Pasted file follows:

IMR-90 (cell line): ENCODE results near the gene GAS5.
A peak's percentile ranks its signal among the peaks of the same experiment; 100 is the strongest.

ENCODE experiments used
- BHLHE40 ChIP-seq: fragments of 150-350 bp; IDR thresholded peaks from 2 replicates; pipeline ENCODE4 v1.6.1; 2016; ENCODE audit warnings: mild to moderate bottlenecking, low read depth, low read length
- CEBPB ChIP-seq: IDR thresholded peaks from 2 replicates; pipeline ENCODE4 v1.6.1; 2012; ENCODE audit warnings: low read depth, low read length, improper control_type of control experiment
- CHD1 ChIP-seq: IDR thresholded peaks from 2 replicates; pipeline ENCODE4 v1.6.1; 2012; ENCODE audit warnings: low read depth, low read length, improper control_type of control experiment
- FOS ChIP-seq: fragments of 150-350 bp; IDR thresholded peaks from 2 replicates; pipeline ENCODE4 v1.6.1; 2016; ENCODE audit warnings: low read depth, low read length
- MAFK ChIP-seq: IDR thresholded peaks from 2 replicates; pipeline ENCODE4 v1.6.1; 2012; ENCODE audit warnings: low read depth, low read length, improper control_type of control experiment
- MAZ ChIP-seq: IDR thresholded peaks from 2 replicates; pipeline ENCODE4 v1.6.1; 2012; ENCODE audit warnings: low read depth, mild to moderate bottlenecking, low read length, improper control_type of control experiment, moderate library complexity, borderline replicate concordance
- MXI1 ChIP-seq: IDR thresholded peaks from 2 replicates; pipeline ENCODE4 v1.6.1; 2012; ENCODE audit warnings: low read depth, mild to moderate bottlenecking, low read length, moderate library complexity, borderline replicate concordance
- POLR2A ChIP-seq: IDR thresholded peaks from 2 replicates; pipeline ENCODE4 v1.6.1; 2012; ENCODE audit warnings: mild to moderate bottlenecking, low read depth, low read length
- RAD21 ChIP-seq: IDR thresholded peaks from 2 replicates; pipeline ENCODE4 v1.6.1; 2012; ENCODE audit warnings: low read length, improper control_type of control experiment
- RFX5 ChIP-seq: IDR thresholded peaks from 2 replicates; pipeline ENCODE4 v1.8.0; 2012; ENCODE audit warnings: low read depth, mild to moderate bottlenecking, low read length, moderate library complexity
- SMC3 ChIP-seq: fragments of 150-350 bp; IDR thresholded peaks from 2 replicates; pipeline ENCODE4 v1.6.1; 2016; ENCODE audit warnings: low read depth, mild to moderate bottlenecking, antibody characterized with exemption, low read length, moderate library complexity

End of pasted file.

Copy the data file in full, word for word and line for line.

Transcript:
IMR-90 (cell line): ENCODE results near the gene GAS5.
A peak's percentile ranks its signal among the peaks of the same experiment; 100 is the strongest.

ENCODE experiments used
- BHLHE40 ChIP-seq: fragments of 150-350 bp; IDR thresholded peaks from 2 replicates; pipeline ENCODE4 v1.6.1; 2016; ENCODE audit warnings: mild to moderate bottlenecking, low read depth, low read length
- CEBPB ChIP-seq: IDR thresholded peaks from 2 replicates; pipeline ENCODE4 v1.6.1; 2012; ENCODE audit warnings: low read depth, low read length, improper control_type of control experiment
- CHD1 ChIP-seq: IDR thresholded peaks from 2 replicates; pipeline ENCODE4 v1.6.1; 2012; ENCODE audit warnings: low read depth, low read length, improper control_type of control experiment
- FOS ChIP-seq: fragments of 150-350 bp; IDR thresholded peaks from 2 replicates; pipeline ENCODE4 v1.6.1; 2016; ENCODE audit warnings: low read depth, low read length
- MAFK ChIP-seq: IDR thresholded peaks from 2 replicates; pipeline ENCODE4 v1.6.1; 2012; ENCODE audit warnings: low read depth, low read length, improper control_type of control experiment
- MAZ ChIP-seq: IDR thresholded peaks from 2 replicates; pipeline ENCODE4 v1.6.1; 2012; ENCODE audit warnings: low read depth, mild to moderate bottlenecking, low read length, improper control_type of control experiment, moderate library complexity, borderline replicate concordance
- MXI1 ChIP-seq: IDR thresholded peaks from 2 replicates; pipeline ENCODE4 v1.6.1; 2012; ENCODE audit warnings: low read depth, mild to moderate bottlenecking, low read length, moderate library complexity, borderline replicate concordance
- POLR2A ChIP-seq: IDR thresholded peaks from 2 replicates; pipeline ENCODE4 v1.6.1; 2012; ENCODE audit warnings: mild to moderate bottlenecking, low read depth, low read length
- RAD21 ChIP-seq: IDR thresholded peaks from 2 replicates; pipeline ENCODE4 v1.6.1; 2012; ENCODE audit warnings: low read length, improper control_type of control experiment
- RFX5 ChIP-seq: IDR thresholded peaks from 2 replicates; pipeline ENCODE4 v1.8.0; 2012; ENCODE audit warnings: low read depth, mild to moderate bottlenecking, low read length, moderate library complexity
- SMC3 ChIP-seq: fragments of 150-350 bp; IDR thresholded peaks from 2 replicates; pipeline ENCODE4 v1.6.1; 2016; ENCODE audit warnings: low read depth, mild to moderate bottlenecking, antibody characterized with exemption, low read length, moderate library complexity